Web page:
April 4, 2020 by directorfsm
by Thomas Watson
“Blessed are the pure in heart, for they shall see God.” (v.8)
“Blessed are the poor in spirit, for theirs is the kingdom of heaven.”
“Blessed are those who mourn, for they shall be comforted.”
“Blessed are the meek, for they shall inherit the earth.”
“Blessed are those who hunger and thirst for righteousness, for they shall be satisfied.”
“Blessed are the merciful, for they shall receive mercy.”
“Blessed are the pure in heart, for they shall see God.”
“Blessed are the peacemakers, for they shall be called sons of God.”
“Blessed are those who are persecuted, for theirs is the kingdom of heaven”
1. The REASONS for purity.
 Purity is a thing called for in Scripture. ‘Be holy for I am holy’ (1 Peter 1:16). It is not only the minister bids you be holy—but God himself calls for it. What would the Holy God do with unholy servants?
 Because of that filthy and cursed condition we are in, before purity is wrought in us. We are a lump of clay and sin mingled together! Sin not only blinds us—but defiles us. It is called filthiness (James 1:21). And to show how befilthying a thing it is, it is compared to a plague of the heart (1 Kings 8:38), to corruption (Deuteronomy 32:5), to vomit (2 Peter 2:22), to infants ‘helplessly kicking about in their own blood’ (Ezekiel 16:6), and to a ‘menstrual cloth’ (Isaiah 30:22), which (as Jerome says) was the most defiling thing under the law. All the legal warnings which God appointed, were but to put men in mind of their loathsomeness before they were washed in the blood of Christ. If all the evils in the world were put together and their quintessence strained out, they could not make a thing so black and polluted as sin does! A sinner is a devil in a man’s shape! When Moses’ rod was turned into a serpent, he fled from it. Would God open men’s eyes and show them their deformities and damnable spots—they would fly from themselves, as from serpents! This shows what need we have of purity. When grace comes—it washes off this hellish filth. It makes Ethiopians into true Israelites! It turns ravens into swans! It makes those who are as black as hell—to become as white as snow!
 Because none but the pure in heart are savingly interested in the covenant of grace. Covenanted people have ‘the sprinkling with clean water’ (Ezekiel 36:25). Now, until we are thus sprinkled, we have nothing to do with either the new covenant, or with the new Jerusalem. If a will is made only to such people as are so qualified, none can come in for a share—but such as have those qualifications. Just so, God has made a will and covenant that he will be our God, and will settle eternal glory upon us—but with this clause or proviso in the will—that we be purified people, having the ‘clean water sprinkled, upon us. Now until then, we have nothing to do with God or mercy.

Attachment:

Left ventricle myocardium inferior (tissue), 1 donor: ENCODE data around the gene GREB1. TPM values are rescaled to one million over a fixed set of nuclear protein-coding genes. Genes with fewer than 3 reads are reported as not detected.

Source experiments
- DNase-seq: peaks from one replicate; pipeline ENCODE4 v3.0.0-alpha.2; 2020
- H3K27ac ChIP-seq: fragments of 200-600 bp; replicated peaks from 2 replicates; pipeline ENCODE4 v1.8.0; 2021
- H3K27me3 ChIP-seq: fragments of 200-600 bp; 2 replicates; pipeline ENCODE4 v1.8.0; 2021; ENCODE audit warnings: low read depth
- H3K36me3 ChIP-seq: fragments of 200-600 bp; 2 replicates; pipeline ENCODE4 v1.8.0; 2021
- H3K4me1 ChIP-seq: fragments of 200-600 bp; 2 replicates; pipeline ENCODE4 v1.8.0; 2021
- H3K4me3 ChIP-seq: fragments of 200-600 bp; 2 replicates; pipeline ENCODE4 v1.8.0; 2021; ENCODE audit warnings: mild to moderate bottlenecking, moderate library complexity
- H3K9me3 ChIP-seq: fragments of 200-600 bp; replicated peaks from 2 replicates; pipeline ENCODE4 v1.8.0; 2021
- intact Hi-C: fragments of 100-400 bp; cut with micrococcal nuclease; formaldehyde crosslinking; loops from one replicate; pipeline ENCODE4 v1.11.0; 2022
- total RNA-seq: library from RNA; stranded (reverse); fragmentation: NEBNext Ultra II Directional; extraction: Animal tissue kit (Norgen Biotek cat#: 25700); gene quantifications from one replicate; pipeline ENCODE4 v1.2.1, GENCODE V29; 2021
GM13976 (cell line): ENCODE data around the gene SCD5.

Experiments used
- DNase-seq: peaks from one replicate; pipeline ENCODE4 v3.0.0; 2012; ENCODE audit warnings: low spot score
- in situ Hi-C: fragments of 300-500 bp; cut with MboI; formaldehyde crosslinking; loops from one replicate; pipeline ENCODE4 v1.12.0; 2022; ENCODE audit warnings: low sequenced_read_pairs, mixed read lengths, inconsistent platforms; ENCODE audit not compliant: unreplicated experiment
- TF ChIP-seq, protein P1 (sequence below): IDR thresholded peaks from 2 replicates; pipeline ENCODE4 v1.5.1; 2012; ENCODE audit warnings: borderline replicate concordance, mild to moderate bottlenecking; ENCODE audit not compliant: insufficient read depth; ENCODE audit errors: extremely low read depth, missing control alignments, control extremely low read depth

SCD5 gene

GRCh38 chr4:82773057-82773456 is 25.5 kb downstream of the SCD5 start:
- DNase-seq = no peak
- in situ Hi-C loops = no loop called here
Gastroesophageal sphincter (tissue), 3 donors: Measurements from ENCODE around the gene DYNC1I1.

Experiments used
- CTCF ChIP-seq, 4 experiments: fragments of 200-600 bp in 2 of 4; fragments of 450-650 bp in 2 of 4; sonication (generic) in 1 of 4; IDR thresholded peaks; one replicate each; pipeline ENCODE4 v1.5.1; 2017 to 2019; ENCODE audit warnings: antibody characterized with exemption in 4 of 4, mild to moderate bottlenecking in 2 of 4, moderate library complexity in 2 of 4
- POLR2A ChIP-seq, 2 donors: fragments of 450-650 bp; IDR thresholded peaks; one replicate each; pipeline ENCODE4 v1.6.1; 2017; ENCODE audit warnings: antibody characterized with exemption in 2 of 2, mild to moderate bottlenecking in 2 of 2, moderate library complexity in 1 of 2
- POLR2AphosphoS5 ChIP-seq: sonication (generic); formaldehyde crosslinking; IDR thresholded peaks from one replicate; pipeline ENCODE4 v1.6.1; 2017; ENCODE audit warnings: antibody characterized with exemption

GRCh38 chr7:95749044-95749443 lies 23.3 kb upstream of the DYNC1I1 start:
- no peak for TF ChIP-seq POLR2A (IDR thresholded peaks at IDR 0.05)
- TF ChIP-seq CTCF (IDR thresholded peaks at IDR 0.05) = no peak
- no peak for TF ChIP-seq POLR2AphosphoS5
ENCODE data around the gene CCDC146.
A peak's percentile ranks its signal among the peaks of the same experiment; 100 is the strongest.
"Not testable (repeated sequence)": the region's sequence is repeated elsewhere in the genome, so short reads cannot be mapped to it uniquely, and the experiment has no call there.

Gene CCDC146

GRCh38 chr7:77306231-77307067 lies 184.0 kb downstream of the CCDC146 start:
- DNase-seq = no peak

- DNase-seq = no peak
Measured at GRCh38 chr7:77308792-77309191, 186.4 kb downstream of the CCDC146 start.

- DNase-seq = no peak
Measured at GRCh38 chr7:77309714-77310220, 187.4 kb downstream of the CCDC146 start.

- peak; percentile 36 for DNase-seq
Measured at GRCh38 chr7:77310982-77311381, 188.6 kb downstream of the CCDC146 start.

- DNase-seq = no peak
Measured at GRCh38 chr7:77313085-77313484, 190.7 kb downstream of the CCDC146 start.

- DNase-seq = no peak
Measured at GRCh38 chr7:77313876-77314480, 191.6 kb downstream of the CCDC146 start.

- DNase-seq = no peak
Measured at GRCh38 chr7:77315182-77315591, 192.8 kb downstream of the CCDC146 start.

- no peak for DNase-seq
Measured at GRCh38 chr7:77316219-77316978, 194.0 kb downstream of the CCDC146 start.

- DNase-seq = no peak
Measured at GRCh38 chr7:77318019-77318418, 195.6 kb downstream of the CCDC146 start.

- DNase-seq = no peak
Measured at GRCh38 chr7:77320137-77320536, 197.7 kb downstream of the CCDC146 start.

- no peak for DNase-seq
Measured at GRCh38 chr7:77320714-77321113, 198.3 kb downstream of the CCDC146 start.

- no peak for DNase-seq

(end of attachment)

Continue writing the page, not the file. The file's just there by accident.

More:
Purity is the end of our election. ‘He has chosen us—that we should be holy’ (Ephesians 1:4). Not for holiness—but to holiness. ‘Whom he did foreknow, he also did predestinate to be conformed to the image of his Son’ (Romans 8:29). God predestinates us to Christ’s image, which image consists ‘in righteousness and true holiness’ (Ephesians 4:24). So that until you are holy, you cannot show any sign of election upon you—but rather the devil’s brand-mark!
 Purity is the end of our redemption. If we could have gone to heaven in our sins, Christ needed not have died. Why did he shed his blood, but to redeem us from an ’empty way of life’? (1 Peter 1:18, 19). ‘Christ gave himself for us to redeem us from all wickedness and to purify for himself a people that are his very own’ (Titus 2:14). Christ shed his blood—to wash off our filth! The cross was both an altar and a laver. Jesus died not only to save us from wrath (1 Thessalonians 1:10)—but to save us from sin (Matthew 1:21). Out of his side came water which signifies our cleansing, as well as blood which signifies our justifying (1 John 5:6). The truth is, it would make Christ monstrous, if the head should be pure and not the members.
2. Why purity must be chiefly in the heart.
 Because if the heart is not pure, we differ nothing from a Pharisaic purity. The Pharisees’ holiness consisted chiefly in externals. Theirs was an outside purity. They never minded the inside of the heart. ‘Woe unto you, scribes and Pharisees, hypocrites! You are so careful to clean the outside of the cup and the dish, but inside you are filthy—full of greed and self-indulgence! Hypocrites! You are like whitewashed tombs—beautiful on the outside but filled on the inside with dead people’s bones and all sorts of impurity!’ (Matthew 23:25, 27). The Pharisees were good only on the surface. They were whited-over, not white. They were like a rotten post overlaid with fine paint. They were like a gold chimney—but within nothing but soot. Of such hypocrites Salvian complains, who had Christ in their mouths—but not in their lives.